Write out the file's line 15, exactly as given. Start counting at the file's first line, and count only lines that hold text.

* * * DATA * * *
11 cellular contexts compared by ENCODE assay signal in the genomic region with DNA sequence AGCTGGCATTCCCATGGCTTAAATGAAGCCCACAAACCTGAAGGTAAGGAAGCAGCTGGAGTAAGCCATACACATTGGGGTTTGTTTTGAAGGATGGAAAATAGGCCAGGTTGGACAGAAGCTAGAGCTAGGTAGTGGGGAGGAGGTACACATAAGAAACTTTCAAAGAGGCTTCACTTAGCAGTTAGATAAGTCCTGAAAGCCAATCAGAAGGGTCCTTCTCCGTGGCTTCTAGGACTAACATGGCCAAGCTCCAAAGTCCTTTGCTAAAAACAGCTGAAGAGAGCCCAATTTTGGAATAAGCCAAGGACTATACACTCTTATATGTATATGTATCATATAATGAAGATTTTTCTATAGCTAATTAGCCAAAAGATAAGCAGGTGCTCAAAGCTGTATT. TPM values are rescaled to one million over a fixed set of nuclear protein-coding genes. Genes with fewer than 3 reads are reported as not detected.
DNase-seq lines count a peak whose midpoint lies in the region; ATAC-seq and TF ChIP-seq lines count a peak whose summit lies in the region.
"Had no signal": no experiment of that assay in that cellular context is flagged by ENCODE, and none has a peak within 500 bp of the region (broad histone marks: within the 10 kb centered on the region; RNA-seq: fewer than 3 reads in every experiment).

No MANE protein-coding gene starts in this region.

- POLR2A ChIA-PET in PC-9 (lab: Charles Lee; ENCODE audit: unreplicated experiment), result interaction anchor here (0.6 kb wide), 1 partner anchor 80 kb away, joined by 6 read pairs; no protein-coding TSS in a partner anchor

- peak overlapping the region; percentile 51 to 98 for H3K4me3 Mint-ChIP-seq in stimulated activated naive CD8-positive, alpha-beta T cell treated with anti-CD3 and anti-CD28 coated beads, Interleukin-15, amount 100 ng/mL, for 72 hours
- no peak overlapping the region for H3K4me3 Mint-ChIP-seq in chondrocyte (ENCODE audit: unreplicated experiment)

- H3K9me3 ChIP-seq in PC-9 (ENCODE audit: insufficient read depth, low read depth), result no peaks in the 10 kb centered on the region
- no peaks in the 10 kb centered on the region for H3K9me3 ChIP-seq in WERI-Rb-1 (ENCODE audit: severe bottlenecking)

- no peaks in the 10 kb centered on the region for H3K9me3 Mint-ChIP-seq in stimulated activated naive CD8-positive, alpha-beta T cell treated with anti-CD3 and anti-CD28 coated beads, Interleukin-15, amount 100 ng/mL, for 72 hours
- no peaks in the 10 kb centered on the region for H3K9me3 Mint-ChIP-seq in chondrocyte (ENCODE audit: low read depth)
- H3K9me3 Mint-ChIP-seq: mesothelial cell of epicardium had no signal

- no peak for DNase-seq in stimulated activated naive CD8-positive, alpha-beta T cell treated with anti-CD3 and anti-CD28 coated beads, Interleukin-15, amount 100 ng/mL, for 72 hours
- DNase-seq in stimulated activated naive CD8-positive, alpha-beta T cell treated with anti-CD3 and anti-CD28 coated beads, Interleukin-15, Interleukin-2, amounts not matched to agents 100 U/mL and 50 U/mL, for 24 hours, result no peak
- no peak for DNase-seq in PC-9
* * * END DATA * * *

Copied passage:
- no peak for DNase-seq in PC-9